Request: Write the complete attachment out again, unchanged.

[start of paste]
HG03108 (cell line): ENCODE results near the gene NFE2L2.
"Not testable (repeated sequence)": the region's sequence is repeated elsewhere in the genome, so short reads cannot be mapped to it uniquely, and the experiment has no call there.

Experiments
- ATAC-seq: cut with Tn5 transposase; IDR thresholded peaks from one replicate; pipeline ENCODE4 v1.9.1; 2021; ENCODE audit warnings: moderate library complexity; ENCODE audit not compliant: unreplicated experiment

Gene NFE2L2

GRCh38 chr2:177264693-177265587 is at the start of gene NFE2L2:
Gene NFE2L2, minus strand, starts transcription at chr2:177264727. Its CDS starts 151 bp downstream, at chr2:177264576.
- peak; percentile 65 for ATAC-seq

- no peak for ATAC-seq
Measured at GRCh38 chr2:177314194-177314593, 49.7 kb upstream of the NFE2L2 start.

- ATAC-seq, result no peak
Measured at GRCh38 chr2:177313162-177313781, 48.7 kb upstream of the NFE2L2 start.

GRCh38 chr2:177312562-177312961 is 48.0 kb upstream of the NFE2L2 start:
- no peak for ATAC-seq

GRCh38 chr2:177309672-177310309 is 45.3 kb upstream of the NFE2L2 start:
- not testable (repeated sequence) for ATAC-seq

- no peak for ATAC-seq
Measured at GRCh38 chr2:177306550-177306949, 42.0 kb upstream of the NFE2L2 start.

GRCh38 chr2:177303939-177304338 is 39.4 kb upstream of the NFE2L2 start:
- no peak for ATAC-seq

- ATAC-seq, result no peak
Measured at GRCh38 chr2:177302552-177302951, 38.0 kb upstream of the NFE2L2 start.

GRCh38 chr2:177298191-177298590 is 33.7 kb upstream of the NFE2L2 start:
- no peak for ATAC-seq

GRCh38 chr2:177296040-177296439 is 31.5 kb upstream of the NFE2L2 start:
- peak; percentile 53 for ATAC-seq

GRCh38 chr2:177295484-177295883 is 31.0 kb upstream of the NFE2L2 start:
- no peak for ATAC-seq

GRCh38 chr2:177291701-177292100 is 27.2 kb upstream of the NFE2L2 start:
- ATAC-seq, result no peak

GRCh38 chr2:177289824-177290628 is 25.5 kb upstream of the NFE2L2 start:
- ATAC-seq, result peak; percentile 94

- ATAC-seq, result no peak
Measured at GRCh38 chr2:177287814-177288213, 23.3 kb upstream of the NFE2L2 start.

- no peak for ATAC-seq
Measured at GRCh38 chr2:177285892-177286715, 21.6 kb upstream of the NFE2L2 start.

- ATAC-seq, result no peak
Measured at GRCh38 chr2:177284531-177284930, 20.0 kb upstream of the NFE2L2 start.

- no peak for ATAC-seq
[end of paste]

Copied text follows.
HG03108 (cell line): ENCODE results near the gene NFE2L2.
"Not testable (repeated sequence)": the region's sequence is repeated elsewhere in the genome, so short reads cannot be mapped to it uniquely, and the experiment has no call there.

Experiments
- ATAC-seq: cut with Tn5 transposase; IDR thresholded peaks from one replicate; pipeline ENCODE4 v1.9.1; 2021; ENCODE audit warnings: moderate library complexity; ENCODE audit not compliant: unreplicated experiment

Gene NFE2L2

GRCh38 chr2:177264693-177265587 is at the start of gene NFE2L2:
Gene NFE2L2, minus strand, starts transcription at chr2:177264727. Its CDS starts 151 bp downstream, at chr2:177264576.
- peak; percentile 65 for ATAC-seq

- no peak for ATAC-seq
Measured at GRCh38 chr2:177314194-177314593, 49.7 kb upstream of the NFE2L2 start.

- ATAC-seq, result no peak
Measured at GRCh38 chr2:177313162-177313781, 48.7 kb upstream of the NFE2L2 start.

GRCh38 chr2:177312562-177312961 is 48.0 kb upstream of the NFE2L2 start:
- no peak for ATAC-seq

GRCh38 chr2:177309672-177310309 is 45.3 kb upstream of the NFE2L2 start:
- not testable (repeated sequence) for ATAC-seq

- no peak for ATAC-seq
Measured at GRCh38 chr2:177306550-177306949, 42.0 kb upstream of the NFE2L2 start.

GRCh38 chr2:177303939-177304338 is 39.4 kb upstream of the NFE2L2 start:
- no peak for ATAC-seq

- ATAC-seq, result no peak
Measured at GRCh38 chr2:177302552-177302951, 38.0 kb upstream of the NFE2L2 start.

GRCh38 chr2:177298191-177298590 is 33.7 kb upstream of the NFE2L2 start:
- no peak for ATAC-seq

GRCh38 chr2:177296040-177296439 is 31.5 kb upstream of the NFE2L2 start:
- peak; percentile 53 for ATAC-seq

GRCh38 chr2:177295484-177295883 is 31.0 kb upstream of the NFE2L2 start:
- no peak for ATAC-seq

GRCh38 chr2:177291701-177292100 is 27.2 kb upstream of the NFE2L2 start:
- ATAC-seq, result no peak

GRCh38 chr2:177289824-177290628 is 25.5 kb upstream of the NFE2L2 start:
- ATAC-seq, result peak; percentile 94

- ATAC-seq, result no peak
Measured at GRCh38 chr2:177287814-177288213, 23.3 kb upstream of the NFE2L2 start.

- no peak for ATAC-seq
Measured at GRCh38 chr2:177285892-177286715, 21.6 kb upstream of the NFE2L2 start.

- ATAC-seq, result no peak
Measured at GRCh38 chr2:177284531-177284930, 20.0 kb upstream of the NFE2L2 start.

- no peak for ATAC-seq